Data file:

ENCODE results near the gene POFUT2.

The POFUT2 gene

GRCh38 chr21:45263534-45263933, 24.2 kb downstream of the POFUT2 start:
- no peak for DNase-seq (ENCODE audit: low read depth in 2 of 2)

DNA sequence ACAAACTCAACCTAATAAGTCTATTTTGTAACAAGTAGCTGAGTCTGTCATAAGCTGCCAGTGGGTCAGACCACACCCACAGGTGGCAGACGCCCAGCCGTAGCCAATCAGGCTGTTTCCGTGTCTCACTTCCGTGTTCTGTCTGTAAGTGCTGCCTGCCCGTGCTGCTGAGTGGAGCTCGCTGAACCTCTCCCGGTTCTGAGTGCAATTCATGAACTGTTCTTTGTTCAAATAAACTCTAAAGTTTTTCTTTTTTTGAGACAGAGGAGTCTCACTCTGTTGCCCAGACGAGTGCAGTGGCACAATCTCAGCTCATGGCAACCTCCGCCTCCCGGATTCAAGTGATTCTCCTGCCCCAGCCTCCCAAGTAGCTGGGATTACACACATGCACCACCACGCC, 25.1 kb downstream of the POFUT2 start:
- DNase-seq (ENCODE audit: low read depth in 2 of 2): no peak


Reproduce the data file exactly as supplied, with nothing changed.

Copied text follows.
ENCODE results near the gene POFUT2.

The POFUT2 gene

GRCh38 chr21:45263534-45263933, 24.2 kb downstream of the POFUT2 start:
- no peak for DNase-seq (ENCODE audit: low read depth in 2 of 2)

DNA sequence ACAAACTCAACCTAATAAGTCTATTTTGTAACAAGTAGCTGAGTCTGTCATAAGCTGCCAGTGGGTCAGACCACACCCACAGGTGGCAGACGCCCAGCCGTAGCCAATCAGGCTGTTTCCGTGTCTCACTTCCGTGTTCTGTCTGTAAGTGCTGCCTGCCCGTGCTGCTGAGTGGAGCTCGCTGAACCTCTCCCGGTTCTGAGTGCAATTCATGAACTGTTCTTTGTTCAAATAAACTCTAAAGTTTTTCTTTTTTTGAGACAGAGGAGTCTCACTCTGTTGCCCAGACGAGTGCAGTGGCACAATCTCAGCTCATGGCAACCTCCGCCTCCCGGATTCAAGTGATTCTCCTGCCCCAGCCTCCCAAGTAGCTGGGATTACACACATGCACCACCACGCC, 25.1 kb downstream of the POFUT2 start:
- DNase-seq (ENCODE audit: low read depth in 2 of 2): no peak